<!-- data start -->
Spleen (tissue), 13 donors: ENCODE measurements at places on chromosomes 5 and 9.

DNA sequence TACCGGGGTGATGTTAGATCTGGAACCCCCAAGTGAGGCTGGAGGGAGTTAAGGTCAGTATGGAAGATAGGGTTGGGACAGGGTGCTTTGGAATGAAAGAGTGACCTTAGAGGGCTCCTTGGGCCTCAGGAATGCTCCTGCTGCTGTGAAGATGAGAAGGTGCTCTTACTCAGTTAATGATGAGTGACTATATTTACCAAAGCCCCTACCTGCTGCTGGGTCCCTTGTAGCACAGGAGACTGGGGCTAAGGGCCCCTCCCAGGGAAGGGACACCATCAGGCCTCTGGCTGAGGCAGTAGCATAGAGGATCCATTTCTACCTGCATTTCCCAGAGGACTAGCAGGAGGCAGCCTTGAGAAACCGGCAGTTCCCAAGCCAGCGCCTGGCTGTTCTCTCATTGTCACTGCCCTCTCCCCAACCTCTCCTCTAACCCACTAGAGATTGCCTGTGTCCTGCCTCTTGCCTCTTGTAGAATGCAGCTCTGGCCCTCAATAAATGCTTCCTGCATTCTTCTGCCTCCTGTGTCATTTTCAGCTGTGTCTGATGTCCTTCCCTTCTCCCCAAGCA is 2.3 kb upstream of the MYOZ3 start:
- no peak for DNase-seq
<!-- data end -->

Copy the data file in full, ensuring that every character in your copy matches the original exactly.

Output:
Spleen (tissue), 13 donors: ENCODE measurements at places on chromosomes 5 and 9.

DNA sequence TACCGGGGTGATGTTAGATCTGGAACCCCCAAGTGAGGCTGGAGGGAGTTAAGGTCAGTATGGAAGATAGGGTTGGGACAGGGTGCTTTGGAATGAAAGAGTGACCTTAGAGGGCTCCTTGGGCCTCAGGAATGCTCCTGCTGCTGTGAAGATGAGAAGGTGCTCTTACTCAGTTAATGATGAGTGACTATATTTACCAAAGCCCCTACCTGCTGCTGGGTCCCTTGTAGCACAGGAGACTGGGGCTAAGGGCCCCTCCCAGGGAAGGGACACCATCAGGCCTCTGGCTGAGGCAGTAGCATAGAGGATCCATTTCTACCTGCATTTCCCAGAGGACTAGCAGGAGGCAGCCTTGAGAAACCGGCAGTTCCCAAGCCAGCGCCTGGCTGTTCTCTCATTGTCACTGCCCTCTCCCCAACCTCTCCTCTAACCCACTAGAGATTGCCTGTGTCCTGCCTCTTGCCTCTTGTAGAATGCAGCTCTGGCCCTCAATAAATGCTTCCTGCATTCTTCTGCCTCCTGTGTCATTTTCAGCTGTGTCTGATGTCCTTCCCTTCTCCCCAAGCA is 2.3 kb upstream of the MYOZ3 start:
- no peak for DNase-seq